I told him.
‘Ah, Dee, yes – and I don’t think I actually got your connection to College?’
‘Well, I don’t have one.’
His brows lowered. ‘Oh, but I thought you said—?’
‘I was working for a College member, a philosopher, but she’s gone to Harvard now.’
‘Oh, right, okay, yes, so you’re a philosopher—’
‘I’m a nanny.’
I caught a flash of irritation on his face, presumably as he realized he’d just wasted valuable minutes attempting to charm an insignificant childcare worker. I waited for him to move on but he didn’t. Three more Greylag geese appeared from under the bridge, necks tall, eyes sharp, treading water beneath us. He gazed at them a moment, and then, suddenly, I felt the full beam of his attention. ‘And who did you say you nannied for, in College?’
I named both the Philosophy don and the Zagreb professor.
‘I suppose you have another job lined up, do you? Another family to go to now?’
I shook my head. ‘I’m taking a wee break.’
‘Ah, yes, well, you have a family of your own to look after, I suppose—’
My fingers tightened around the railing. I am used to this, of course, but that doesn’t make it any easier. ‘I don’t have family commitments, no,’ I said.
‘Well!’ His voice boomed, making me jump. The geese slid back under the bridge. ‘Do you know, I think this might be synchronicity – or fate – or perhaps predestination. The thing is, um, Dee, my wife and I are actually in a bit of a bind at the moment. We’ve just lost an au pair and it’s the school summer holidays. The move from London’s been very – well – my wife runs her own business in London, and my daughter’s . . . well . . . she’s . . . it’s . . . Anyway, we’re urgently looking for help right now, even temporary.’
I was about to tell him that I was leaving Oxford for ever but he interrupted me. ‘Of course, I understand this is out of the blue – me pouncing at you on a bridge – but maybe you’d consider popping into the Master’s Lodging for a chat? Absolutely no commitment. Maybe later this morning, even, if you’re free? My wife’s there right now, in fact. She’s doing some rather major renovations – she’d love to show you round, if nothing else.’
I sensed a desperation in him that went beyond the practicalities of childcare, and I wondered what on earth a man like Nick Law could possibly have to feel desperate about. I had no intention of working for him – he was obviously high-handed and domineering, way too much trouble – but I’d never been invited inside a Master’s Lodging before and it was hard to resist. I told him I might be able to pop in later that morning, just to say hello.
‘That’s excellent, that’s really excellent, Dee. What time’s best? Eleven?’ He turned the question into instruction. ‘Come at eleven.’
And so our lives converged on the mathematical bridge that day in July, seven months ago now – though it feels like a lot longer. Some might say a mysterious force pulled us together – there was a need, the need was met – but I of all people do not believe in a benevolent deity or a universe that provides. In my experience, quite the opposite is true.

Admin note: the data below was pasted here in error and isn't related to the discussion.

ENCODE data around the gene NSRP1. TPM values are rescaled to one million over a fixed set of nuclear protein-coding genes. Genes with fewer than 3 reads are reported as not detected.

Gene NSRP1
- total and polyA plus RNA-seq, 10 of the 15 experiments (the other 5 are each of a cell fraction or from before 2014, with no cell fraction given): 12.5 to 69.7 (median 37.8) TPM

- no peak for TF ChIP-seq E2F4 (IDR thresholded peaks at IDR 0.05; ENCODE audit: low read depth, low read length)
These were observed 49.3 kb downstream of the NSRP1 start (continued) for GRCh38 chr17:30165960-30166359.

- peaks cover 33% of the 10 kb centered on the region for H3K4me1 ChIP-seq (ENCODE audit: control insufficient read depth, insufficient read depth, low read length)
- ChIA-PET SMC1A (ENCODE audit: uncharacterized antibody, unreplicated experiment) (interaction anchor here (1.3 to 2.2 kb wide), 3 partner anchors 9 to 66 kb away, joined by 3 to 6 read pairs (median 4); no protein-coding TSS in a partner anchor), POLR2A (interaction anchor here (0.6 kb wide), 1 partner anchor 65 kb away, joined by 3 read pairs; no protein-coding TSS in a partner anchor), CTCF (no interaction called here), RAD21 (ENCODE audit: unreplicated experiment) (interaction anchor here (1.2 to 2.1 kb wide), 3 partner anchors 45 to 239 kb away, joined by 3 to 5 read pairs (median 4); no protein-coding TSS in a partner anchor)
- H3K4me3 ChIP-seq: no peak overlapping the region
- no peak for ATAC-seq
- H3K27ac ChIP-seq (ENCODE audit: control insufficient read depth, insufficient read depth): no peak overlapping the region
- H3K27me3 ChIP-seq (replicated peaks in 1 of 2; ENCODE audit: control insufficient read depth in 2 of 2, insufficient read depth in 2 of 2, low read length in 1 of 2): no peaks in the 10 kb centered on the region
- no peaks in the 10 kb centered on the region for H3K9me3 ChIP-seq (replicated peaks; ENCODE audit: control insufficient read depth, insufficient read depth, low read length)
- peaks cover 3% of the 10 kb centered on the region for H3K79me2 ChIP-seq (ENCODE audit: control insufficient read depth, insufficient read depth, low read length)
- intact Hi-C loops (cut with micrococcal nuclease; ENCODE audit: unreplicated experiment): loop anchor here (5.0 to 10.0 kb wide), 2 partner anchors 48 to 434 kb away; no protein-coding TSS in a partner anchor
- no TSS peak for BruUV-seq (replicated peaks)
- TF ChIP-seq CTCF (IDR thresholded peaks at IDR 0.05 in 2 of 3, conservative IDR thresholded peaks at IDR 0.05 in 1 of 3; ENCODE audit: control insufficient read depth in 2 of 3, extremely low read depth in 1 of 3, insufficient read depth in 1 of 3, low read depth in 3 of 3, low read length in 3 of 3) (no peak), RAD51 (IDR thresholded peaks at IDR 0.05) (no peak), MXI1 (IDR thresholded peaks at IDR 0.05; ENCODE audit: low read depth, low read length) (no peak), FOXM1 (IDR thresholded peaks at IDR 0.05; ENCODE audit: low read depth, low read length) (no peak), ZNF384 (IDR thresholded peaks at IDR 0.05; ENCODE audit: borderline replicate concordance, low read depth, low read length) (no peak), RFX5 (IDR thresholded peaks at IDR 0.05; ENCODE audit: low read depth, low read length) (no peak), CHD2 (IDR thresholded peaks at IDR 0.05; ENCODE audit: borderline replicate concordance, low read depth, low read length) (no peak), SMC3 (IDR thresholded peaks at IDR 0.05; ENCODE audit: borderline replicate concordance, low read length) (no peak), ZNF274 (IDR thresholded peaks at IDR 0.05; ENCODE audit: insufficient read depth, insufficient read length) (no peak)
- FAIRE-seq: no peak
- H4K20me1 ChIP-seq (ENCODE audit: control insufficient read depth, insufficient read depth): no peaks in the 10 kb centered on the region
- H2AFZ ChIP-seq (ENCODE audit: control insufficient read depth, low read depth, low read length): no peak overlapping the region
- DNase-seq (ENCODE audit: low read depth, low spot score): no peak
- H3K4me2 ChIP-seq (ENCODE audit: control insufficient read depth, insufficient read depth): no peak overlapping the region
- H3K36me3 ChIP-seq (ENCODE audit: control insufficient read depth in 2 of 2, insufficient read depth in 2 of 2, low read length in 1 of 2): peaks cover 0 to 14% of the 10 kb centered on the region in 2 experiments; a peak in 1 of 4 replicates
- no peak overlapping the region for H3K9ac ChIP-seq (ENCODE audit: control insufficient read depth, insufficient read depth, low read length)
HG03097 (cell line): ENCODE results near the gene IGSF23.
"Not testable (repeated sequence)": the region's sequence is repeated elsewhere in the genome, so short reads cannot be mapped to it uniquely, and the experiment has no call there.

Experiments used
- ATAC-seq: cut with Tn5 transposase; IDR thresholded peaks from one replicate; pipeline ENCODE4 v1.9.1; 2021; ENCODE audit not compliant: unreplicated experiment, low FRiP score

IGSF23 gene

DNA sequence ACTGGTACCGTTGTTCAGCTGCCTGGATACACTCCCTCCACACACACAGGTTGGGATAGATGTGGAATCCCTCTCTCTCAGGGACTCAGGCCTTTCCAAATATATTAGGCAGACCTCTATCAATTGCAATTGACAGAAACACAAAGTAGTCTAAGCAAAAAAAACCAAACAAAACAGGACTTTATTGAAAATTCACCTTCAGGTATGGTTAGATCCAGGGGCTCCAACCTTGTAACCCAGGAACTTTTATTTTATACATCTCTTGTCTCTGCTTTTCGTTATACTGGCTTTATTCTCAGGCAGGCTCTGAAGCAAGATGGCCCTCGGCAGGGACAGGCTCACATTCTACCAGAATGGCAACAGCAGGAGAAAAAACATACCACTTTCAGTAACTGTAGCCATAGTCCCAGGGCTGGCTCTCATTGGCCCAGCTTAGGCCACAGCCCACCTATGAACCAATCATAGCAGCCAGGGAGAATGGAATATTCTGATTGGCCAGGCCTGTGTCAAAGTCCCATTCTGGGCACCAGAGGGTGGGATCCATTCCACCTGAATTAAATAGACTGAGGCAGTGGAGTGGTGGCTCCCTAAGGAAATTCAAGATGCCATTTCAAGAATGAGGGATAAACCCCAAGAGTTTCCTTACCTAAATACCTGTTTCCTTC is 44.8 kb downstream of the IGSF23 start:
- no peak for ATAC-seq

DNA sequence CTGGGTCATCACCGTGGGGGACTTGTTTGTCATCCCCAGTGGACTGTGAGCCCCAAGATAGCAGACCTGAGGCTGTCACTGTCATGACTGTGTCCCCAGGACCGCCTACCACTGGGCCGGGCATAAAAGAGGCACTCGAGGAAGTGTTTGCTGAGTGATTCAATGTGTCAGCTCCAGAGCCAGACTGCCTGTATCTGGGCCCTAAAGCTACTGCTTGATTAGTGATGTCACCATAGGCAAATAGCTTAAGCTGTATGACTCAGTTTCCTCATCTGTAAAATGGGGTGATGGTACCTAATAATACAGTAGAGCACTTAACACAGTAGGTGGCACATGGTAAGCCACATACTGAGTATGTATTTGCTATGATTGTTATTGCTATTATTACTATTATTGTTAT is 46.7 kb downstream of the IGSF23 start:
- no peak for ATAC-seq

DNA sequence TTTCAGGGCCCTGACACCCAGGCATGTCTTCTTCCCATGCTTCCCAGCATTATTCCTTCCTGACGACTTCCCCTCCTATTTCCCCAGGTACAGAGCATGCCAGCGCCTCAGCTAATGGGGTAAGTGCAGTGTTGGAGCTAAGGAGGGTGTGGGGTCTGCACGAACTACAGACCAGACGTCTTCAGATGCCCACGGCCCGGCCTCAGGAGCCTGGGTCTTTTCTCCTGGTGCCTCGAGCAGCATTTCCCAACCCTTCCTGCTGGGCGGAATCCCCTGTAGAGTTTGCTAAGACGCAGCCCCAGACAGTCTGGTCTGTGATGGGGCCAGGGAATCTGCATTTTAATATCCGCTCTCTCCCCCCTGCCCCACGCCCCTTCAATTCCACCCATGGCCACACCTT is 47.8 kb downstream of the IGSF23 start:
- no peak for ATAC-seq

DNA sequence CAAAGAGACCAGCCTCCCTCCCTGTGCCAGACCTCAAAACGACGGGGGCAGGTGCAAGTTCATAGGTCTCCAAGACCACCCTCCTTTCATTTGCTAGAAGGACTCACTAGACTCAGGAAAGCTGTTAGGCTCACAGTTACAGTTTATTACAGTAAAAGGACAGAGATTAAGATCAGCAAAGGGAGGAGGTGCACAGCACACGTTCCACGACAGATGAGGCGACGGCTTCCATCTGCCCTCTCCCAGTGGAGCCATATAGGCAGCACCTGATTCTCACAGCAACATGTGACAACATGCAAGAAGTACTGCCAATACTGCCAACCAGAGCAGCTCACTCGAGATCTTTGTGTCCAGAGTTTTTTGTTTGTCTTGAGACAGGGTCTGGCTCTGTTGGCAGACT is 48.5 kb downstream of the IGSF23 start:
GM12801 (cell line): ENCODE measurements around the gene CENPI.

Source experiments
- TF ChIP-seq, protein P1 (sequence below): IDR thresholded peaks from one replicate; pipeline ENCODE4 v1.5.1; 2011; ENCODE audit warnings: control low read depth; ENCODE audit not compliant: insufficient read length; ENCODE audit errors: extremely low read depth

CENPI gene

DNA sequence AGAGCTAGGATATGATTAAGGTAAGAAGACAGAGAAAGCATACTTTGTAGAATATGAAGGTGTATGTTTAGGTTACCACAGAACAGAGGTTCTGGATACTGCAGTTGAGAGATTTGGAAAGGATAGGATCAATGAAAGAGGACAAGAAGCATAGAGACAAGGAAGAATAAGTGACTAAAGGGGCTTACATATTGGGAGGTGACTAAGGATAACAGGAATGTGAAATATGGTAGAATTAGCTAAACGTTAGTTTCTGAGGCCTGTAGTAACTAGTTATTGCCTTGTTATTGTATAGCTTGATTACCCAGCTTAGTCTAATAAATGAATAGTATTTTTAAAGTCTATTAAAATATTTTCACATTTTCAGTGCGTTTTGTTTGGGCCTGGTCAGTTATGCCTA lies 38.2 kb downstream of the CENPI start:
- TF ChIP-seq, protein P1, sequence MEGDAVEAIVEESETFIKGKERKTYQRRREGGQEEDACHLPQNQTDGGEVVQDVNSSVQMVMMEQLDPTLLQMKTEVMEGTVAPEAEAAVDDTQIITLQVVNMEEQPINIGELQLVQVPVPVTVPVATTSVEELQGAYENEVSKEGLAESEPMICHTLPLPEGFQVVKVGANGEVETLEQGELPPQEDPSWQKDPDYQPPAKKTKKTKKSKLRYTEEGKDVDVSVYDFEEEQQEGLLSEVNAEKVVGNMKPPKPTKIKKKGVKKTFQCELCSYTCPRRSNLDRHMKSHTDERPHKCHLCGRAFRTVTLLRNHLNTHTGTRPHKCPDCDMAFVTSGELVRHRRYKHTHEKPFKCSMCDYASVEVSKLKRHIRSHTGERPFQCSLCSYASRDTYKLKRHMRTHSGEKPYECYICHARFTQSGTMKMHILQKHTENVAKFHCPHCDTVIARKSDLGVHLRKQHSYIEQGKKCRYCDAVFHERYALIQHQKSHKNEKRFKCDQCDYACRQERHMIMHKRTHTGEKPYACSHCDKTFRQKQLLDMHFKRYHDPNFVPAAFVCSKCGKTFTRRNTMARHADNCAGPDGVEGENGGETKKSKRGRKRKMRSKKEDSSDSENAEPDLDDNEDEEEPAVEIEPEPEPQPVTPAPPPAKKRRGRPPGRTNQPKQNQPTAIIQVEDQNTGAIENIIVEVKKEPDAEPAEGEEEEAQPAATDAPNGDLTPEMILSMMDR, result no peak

But of course none of these thoughts are remotely relevant to the investigation of Felicity’s disappearance. Faraday and Khan are waiting for my answer, so I ask if they’d be able to remember exactly what they were thinking at any given moment, seven months ago. Faraday opens his mouth to reply, but I haven’t finished talking. –I believe it was raining that day, I say. –I was probably just wishing I’d brought a coat.
Faraday nods, and says, –Fine, fine. Maybe we could try to get a picture of your role in the family then? He touches an indentation on his ring finger as he speaks, a ghostly noose in the plump flesh. –What were your first impressions, Dee? Did this seem like a normal home to you?
I think about this for a moment.
–There’s nothing remotely normal, I say, –about the Master’s Lodging.
I had often passed the house – a white Tudor building set just outside the Porter’s Lodge. Though it is in the very centre of Oxford, the College is one of the more discreet. Its gates are away from any main streets, set down a cobbled dead end – easy to miss unless you know it’s there. I was about to lift the brass knocker when the Chapel bells began to clamour behind me. The sound filled my skull, crushing my thoughts. After a pause, eleven slow, pompous strikes sounded. I waited until the last one was over and was gathering myself to knock when two builders burst out. They stomped off across the cobbles, leaving the door open for me – they probably assumed that I was staff. I peered inside. The oak-panelled hall was strewn with builders’ paraphernalia – sharp tools, bags, bits of timber. The air was veiled with dust, there was a smell of scorched metal and I heard crashing sounds, the whirring of drills, a demonic sawing. Even if I had used the heavy brass knocker, nobody would have heard me.
I was wondering if I should just go away again when a woman in a tight white shirt and baggy trousers appeared at the end of the hall. She spotted me and bounded down the corridor – a neat, packed cell of energy, limbs flexing, brown eyes wide, wavy blonde hair rippling in a high ponytail, showing off an absurdly beautiful face. My first instinct was weariness.
‘Dee! You must be Dee? Hello! Hey! Come in. My God, is it still raining? You have no coat! You’re soaking!’ Her lilting Scandinavian accent made every other word sound like a joyful cry of surprise. ‘I’m Mariah – the Head of House’s spouse.’ She laughed at her own quip and thrust out a hand, leaning in as we shook, her elbow jutting at a vigorous, sporty angle. ‘Have you been standing in the rain for long? I’m so sorry! This crazy noise! It’s insane here – but, hey, come in, please, come in.’